greetings and questions fom that little snow covered Island

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  • #48008
    samspade
    Participant
    • Topics Started: 4
    • Total Posts: 15

    Hi all. First post so…….’Be gentle with me’ 😮

    Okay. Bought the whole cart as in Bob’s watch and clock course and to be honest, it’s fantastic and just what I was looking for. Although I have been repairing (restoring really) for some years though just for my own collection and enjoyment I wanted to learn more as in the way a watchmaker works and therefore, learn the tricks of the trade, a trade that I unfortunately was steered away from many years ago by a well meaning father who convinced me that watchmaking was a dead art and computers were the way to go. Well, he would seeing as he worked for IBM. So I became a computer nerd and then some years later a systems consultant….Had I known, I should have been a…….watchmaker. 😳

    Bob’s natural way is a great asset to us amateurs as we or rather I don’t feel like I have Mr by the book at my side, instead, I feel like I’m in the shop and just being shown what I want, great having a professional watchmaker in your living room. And that tip about transmission oil was great, though can’t say as I like the smell much.

    Okay.. Question one. What’s the most popular dip clean (no Benzene) as in say I just want to clean a small part and the sonic cleaner’s out on a date. Issoproy alcohol any good? I see loads of stuff advertised on the net but what do the guys in the trade use/prefer?

    I’ve just dismantled a rather nice Ladies 60/70’s Sandoz (Swiss) pendent watch. Bought at a boot/yard sale for a couple of quid/bucks and just too good to be a donor or practice dummy. I noticed that the Escape wheel and the pallet fork have become magnetised. So question 2 is….What is the correct way to demagnetise the watch/parts. Piece by piece or in one go when assembled?

    Happy holidays everyone!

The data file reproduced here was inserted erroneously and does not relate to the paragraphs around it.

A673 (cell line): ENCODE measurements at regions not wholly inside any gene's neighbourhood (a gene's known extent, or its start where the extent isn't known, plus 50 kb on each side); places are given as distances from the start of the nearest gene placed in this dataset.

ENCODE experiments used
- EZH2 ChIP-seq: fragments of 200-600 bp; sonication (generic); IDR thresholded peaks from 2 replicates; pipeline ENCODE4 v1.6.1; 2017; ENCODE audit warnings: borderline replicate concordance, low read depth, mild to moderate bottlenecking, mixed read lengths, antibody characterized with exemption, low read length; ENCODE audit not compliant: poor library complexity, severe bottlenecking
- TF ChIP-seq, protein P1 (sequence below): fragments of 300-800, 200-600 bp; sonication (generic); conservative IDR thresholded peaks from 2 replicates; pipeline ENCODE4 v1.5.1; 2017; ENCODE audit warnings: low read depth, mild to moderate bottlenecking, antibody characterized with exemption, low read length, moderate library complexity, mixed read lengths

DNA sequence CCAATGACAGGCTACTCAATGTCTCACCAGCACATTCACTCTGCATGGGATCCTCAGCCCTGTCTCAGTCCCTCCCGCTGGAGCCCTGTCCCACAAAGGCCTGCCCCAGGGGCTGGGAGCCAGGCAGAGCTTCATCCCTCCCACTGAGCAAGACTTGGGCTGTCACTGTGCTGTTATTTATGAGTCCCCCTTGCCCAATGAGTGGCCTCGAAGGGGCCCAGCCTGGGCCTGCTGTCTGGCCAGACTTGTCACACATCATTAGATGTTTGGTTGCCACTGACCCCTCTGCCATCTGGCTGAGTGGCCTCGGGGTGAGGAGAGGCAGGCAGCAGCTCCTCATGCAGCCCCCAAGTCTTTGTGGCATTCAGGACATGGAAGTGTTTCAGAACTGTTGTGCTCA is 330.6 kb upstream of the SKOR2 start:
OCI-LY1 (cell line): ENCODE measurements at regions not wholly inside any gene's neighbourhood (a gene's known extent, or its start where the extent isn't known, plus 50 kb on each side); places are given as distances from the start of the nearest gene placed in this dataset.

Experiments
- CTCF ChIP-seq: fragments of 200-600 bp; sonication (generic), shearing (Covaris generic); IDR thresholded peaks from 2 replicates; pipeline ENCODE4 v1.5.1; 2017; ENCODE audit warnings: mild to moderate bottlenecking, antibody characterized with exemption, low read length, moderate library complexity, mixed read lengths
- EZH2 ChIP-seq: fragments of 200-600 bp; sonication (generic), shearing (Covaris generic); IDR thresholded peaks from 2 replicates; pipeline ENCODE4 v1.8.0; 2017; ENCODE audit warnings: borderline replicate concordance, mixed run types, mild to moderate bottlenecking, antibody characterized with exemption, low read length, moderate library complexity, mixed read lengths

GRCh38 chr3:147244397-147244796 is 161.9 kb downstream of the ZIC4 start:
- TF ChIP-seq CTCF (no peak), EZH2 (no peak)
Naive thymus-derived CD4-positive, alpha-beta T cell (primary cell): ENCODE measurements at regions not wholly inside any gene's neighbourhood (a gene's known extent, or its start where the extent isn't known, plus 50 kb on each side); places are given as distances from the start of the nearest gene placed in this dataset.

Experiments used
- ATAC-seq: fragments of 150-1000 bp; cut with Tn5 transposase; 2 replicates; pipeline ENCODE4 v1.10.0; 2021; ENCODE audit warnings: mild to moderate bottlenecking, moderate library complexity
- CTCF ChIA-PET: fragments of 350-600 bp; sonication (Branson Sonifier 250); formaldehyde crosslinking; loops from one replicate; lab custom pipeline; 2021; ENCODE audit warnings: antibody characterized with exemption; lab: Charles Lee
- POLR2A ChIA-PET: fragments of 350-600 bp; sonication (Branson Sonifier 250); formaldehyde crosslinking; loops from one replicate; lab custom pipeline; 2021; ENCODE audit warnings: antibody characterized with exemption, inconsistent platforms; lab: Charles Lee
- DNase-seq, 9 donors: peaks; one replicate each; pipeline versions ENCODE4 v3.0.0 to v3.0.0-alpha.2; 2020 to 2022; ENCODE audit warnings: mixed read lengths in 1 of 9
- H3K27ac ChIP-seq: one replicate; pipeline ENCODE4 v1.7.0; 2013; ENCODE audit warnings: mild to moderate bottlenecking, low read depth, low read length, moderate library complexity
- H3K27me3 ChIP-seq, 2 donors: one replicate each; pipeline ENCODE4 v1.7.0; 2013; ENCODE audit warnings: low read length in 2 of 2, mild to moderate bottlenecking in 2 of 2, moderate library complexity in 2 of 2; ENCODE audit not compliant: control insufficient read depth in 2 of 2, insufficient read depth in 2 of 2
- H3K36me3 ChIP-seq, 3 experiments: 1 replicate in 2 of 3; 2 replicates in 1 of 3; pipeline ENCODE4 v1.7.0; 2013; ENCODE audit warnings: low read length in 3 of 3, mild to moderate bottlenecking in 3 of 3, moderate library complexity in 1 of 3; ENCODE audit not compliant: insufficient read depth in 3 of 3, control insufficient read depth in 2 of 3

Scott………not of the Antarctic but looking out my window, we’re getting there :D

    #50420
    jdp020351
    Participant
    • Topics Started: 12
    • Total Posts: 42

    Happy Holidays to you also Scott.
    I’m also new to Bob’s course and learning day by day . I’m currently working on an old waltham pocket watch.
    Well, thought I say welcome to the group.

    Jerry

    #50421
    Bob Tascione
    Moderator
    • Topics Started: 38
    • Total Posts: 1559

    Burrr…I’ve never lived in cold country and since my people come from warmer climes I probably wouldn’t last a day! That snow sure is purty though.
    Thanks for the kind words Scott,
    I’m very pleased to hear that the Ultra course is what you were looking for.

    The most popular dip clean would probably be One Dip. It’s often used to clean various watch parts but is used mostly for hairspring cleaning. I’m not convinced that it’s all that great though. It seems to have the exact same cleaning effect on parts as Naptha which I think is just Ronson lighter fluid. I’ve heard that One Dip is Napha but I’m not at all sure about that. Maybe someone can post more info on it. If that’s the case Naptha is much less expensive and available just about everywhere. One dip and Naptha work well for quick cleaning fresh oil off of parts and hairsprings but doesn’t do much for hard to get off grime. Also doesn’t leave that clean looking sheen that L&R cleaners do. Many times when one dip fails to remove the tough stuff off of a hairspring I just soak it for a little bit in regular L&R watch cleaner and then run it through the clean and rinse process. This almost always takes care of it. Also One Dip is expensive where Naptha is not. Naptha does work very well as a rinse.
    As for alcohol I would stay away from this when working with watches as it will dissolve the shellac used for holding the roller jewel and pallet stones in place. Works well on parts that don’t have shellac but eventually you will probably forget about that and drop those parts in the same batch. I have. I highly recommend using L&R Cleaners and rinses if the budget allows. They seem expensive at first but you’ll find that the solutions will turn out being very cost effective in the long run. They last a long time for the beginner since you’ll probably just clean a few watches a week at the most. If you’re going to be using the “Soak Method” rather than a mechanical or ultrasonic then you should prepare the watch as I show in the course ie: peg the hole jewels etc.

    There are solvents that can be used but it’s difficult to get stuff that’s pure enough that won’t leave a residue. Again that’s why I recommend L&R. Some people use Coleman Stove Fuel which I have found works VERY well as a solvent, leaves no residue and won’t dissolve shellac. The problem is that it ignites too easily and burns like crazy (hence the words Stove Fuel) so it can be dangerous to work with. For that reason I wouldn’t recommend having it in the shop. That being said I suppose large amounts of Naptha wouldn’t be much better. Whatever way you choose just be safe.

    If you can get your hands on an old mechanical cleaner with a heated dryer you’ll find it much faster than the soak method. But hand cleaning will get you up close experience with the cleaning process and is actually a lot of fun.